Idle Cash

Every church should have one bank account and one investment or money market account. Anything more, except in special circumstances, is unnecessary. Here’s how I feel it should work.

The checking account is where all money is deposited as it is received. All money – no exceptions. The money market account is where the church’s “extra” money sits until it is needed. I know – there is no such thing as extra money. Here’s what I mean – the average church needs about 60 days’ worth of cash in its checking account, at most 90 days. All cash over that should be moved to a money market account where it can earn a little interest.

Then, as money is needed in the checking account, it is transferred from the money market account. And, as the church receives “extra” money (think the December rush) it is transferred to the money market account.

This keeps the church with a solid balance in the checking account and its “idle cash” is earning interest which can be used for the church’s operations.

What are the exceptions? Glad you asked. Here are a few and I’m sure you’ve got others:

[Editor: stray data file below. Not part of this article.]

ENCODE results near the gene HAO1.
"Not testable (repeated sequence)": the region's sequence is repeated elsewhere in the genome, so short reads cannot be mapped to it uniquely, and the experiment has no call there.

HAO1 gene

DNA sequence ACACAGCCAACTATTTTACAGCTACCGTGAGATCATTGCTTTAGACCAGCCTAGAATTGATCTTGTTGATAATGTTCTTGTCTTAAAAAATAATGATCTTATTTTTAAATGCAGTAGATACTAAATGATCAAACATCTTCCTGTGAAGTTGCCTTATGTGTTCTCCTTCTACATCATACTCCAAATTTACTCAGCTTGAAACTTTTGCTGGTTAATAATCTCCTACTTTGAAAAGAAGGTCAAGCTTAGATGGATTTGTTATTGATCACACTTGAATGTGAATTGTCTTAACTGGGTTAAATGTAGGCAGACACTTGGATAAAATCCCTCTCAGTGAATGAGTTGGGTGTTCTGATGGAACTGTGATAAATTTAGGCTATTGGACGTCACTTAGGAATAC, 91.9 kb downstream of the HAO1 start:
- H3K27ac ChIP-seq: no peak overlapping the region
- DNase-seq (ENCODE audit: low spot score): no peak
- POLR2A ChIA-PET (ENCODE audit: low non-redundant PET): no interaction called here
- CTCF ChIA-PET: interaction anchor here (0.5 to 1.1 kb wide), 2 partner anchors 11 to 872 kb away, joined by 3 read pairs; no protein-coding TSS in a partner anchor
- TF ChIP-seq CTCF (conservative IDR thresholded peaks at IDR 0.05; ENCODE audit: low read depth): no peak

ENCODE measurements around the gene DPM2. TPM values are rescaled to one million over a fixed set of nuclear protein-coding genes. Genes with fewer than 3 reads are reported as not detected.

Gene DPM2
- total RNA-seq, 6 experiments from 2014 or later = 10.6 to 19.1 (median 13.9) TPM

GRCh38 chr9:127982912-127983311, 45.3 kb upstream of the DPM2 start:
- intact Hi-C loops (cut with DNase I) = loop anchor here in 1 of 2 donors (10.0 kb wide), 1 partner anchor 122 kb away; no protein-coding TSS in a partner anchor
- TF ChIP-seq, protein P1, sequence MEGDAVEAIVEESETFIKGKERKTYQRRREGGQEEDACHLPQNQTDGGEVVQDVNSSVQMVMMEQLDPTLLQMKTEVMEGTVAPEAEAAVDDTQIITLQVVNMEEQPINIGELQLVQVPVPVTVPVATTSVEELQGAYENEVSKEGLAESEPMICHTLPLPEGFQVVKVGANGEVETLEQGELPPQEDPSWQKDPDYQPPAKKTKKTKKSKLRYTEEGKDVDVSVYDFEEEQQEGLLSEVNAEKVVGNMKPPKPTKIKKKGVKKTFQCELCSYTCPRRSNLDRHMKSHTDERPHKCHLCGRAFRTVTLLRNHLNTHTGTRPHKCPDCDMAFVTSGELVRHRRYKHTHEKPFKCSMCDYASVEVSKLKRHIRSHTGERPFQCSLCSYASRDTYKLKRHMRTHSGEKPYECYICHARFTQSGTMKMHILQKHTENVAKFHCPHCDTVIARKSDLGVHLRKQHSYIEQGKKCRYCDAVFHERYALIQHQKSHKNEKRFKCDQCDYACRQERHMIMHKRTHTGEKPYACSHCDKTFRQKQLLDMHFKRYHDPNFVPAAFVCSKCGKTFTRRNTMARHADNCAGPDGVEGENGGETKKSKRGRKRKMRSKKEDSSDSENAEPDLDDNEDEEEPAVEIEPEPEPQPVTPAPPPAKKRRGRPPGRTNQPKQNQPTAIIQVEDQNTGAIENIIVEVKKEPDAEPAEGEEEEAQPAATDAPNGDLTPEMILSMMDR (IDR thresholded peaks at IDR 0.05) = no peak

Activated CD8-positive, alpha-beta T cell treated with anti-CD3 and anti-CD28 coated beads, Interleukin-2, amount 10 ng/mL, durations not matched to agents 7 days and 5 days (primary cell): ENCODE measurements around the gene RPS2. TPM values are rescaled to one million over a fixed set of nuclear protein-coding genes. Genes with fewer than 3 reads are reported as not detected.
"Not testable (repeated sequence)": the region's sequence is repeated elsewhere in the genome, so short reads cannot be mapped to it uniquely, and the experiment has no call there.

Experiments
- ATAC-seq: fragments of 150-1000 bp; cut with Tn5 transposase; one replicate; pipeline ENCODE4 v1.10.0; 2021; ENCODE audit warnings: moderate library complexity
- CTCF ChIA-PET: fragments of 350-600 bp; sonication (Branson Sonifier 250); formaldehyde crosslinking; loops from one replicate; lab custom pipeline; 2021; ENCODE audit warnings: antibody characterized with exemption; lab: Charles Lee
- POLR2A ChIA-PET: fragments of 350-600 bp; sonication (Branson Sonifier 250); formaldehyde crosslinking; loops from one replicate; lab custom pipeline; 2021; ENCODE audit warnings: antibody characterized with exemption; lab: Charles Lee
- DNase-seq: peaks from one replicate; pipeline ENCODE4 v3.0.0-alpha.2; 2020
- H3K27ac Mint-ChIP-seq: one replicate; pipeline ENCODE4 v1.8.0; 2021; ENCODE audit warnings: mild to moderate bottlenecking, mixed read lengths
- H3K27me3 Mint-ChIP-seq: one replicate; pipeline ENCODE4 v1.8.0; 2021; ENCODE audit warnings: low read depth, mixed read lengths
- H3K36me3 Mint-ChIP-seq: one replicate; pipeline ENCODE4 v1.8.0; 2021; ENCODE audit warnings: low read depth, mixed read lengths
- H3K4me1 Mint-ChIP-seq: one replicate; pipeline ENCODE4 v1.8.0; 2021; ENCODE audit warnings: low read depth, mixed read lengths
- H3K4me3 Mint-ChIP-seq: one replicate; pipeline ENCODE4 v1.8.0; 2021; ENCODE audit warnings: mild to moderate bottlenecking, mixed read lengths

• A capital campaign where you want to have a checking account for that campaign. I suggest you also have a money market account for that account. Then, as you receive the initial, pre-construction influx of money the bulk of that is moved to the money market and then, when the construction bills arrive, the money is moved to the campaign checking account to pay the bills.
  • An account which is used only and entirely for pass-through funds and by having that checking account it will help the bank reconciliation be cleaner and clearer. Here’s an example:
    • An account which is used to receive online gifts from an auction or sale of materials. Having this account means you can more clearly determine a sale versus a gift that in the main checking account. E.g., you receive $20 in the “sales” account you’ll know that was for a book or retreat versus a tax-deductible gift.

Lead On!